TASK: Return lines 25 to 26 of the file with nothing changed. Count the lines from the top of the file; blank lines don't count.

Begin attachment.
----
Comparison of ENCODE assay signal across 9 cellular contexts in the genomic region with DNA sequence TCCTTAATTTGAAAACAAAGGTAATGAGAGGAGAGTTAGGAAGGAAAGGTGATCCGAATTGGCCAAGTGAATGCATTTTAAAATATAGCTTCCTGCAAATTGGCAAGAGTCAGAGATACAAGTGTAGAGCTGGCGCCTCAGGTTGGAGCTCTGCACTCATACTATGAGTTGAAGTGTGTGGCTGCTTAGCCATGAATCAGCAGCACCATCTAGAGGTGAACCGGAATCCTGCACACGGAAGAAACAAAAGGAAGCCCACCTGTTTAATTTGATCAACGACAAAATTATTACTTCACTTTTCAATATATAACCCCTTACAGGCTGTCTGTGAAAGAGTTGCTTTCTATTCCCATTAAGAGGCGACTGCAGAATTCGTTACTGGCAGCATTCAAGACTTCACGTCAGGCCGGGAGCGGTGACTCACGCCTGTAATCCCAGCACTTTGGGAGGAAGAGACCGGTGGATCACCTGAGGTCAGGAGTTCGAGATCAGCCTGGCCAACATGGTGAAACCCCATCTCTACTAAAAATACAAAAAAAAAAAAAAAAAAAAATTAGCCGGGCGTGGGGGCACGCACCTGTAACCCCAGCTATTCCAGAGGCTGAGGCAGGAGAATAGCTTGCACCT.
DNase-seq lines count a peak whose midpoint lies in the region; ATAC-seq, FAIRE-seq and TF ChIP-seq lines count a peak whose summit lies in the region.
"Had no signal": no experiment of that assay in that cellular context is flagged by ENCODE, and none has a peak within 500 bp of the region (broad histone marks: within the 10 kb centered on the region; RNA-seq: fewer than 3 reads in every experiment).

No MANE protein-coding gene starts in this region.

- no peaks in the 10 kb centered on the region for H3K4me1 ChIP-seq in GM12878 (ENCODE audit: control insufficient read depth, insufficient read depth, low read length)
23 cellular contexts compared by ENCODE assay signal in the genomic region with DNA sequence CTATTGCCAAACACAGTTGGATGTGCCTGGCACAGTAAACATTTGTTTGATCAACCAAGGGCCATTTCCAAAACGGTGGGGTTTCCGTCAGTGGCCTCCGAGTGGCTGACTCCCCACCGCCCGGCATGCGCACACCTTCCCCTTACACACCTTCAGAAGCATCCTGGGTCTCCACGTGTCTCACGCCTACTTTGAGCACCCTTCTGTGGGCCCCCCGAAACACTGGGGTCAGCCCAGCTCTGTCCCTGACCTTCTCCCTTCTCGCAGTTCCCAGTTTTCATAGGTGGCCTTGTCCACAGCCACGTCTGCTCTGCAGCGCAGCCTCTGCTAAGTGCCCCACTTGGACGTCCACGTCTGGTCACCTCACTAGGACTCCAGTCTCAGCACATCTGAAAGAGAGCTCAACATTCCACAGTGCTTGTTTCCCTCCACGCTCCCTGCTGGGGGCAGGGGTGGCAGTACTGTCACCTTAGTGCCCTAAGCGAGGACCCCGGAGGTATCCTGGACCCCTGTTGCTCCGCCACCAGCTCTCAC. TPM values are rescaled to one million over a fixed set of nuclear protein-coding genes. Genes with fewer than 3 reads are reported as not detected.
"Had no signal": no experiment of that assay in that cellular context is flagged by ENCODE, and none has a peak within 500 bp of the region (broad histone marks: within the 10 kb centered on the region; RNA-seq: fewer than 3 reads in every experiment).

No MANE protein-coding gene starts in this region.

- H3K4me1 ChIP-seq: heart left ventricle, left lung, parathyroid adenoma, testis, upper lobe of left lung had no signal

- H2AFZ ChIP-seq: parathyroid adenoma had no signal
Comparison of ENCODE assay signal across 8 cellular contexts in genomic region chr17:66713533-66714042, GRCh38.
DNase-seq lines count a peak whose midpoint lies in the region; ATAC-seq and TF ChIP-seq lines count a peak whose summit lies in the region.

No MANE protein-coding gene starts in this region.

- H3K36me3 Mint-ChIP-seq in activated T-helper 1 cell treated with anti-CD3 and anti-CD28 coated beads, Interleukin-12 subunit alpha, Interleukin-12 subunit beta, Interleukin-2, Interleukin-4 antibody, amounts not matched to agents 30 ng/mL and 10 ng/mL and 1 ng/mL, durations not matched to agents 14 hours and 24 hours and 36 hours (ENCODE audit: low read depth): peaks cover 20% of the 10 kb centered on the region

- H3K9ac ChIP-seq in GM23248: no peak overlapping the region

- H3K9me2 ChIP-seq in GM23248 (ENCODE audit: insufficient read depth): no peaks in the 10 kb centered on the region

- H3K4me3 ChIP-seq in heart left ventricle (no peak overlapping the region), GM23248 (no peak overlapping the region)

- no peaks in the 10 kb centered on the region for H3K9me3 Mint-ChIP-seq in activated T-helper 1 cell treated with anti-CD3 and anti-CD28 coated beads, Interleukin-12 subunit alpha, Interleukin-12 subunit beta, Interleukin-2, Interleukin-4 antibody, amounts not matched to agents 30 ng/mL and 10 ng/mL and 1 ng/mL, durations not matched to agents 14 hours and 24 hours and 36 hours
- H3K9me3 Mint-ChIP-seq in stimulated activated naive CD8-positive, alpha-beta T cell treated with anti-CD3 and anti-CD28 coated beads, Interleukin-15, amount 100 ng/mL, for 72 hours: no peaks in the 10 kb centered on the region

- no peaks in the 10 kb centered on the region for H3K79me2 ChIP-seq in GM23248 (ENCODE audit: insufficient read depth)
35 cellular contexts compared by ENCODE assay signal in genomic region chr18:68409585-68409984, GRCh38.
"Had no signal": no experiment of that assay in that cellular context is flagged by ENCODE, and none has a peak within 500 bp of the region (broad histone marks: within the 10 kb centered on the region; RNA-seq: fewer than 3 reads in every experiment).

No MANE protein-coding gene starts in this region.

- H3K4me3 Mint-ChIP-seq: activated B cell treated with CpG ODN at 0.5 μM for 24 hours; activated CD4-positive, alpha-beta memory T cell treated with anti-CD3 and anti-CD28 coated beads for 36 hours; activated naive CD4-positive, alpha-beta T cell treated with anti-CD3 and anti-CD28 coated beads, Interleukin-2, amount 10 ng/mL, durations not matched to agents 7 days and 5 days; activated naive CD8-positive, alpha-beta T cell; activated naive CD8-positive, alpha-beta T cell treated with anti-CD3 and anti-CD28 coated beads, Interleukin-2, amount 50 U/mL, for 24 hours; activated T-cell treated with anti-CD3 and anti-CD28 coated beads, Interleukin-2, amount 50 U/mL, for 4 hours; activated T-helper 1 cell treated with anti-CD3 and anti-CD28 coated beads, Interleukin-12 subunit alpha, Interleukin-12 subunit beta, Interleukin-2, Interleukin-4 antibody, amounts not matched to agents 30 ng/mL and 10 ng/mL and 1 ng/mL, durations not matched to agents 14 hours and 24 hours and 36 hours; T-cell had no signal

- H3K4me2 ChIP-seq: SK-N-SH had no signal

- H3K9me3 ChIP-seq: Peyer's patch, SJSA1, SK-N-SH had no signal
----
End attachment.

- H3K4me2 ChIP-seq: SK-N-SH had no signal

- H3K9me3 ChIP-seq: Peyer's patch, SJSA1, SK-N-SH had no signal